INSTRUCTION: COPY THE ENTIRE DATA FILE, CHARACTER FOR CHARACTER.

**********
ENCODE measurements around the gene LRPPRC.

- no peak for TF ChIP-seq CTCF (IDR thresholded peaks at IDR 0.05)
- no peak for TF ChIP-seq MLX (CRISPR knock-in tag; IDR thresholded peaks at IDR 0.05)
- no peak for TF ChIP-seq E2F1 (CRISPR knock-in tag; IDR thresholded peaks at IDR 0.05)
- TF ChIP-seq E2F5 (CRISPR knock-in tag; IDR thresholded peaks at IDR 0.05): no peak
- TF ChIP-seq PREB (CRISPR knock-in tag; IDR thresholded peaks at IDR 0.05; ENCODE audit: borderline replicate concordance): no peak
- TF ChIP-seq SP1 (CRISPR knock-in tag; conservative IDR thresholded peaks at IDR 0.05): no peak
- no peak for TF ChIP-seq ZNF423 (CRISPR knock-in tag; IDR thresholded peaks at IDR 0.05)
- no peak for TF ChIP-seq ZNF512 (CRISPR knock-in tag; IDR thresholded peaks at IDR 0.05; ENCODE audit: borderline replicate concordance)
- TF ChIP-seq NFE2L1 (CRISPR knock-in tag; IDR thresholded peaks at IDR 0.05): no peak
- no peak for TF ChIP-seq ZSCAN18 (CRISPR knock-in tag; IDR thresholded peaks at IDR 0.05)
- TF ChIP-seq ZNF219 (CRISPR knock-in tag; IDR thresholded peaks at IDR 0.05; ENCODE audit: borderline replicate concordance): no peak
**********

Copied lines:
ENCODE measurements around the gene LRPPRC.

- no peak for TF ChIP-seq CTCF (IDR thresholded peaks at IDR 0.05)
- no peak for TF ChIP-seq MLX (CRISPR knock-in tag; IDR thresholded peaks at IDR 0.05)
- no peak for TF ChIP-seq E2F1 (CRISPR knock-in tag; IDR thresholded peaks at IDR 0.05)
- TF ChIP-seq E2F5 (CRISPR knock-in tag; IDR thresholded peaks at IDR 0.05): no peak
- TF ChIP-seq PREB (CRISPR knock-in tag; IDR thresholded peaks at IDR 0.05; ENCODE audit: borderline replicate concordance): no peak
- TF ChIP-seq SP1 (CRISPR knock-in tag; conservative IDR thresholded peaks at IDR 0.05): no peak
- no peak for TF ChIP-seq ZNF423 (CRISPR knock-in tag; IDR thresholded peaks at IDR 0.05)
- no peak for TF ChIP-seq ZNF512 (CRISPR knock-in tag; IDR thresholded peaks at IDR 0.05; ENCODE audit: borderline replicate concordance)
- TF ChIP-seq NFE2L1 (CRISPR knock-in tag; IDR thresholded peaks at IDR 0.05): no peak
- no peak for TF ChIP-seq ZSCAN18 (CRISPR knock-in tag; IDR thresholded peaks at IDR 0.05)
- TF ChIP-seq ZNF219 (CRISPR knock-in tag; IDR thresholded peaks at IDR 0.05; ENCODE audit: borderline replicate concordance): no peak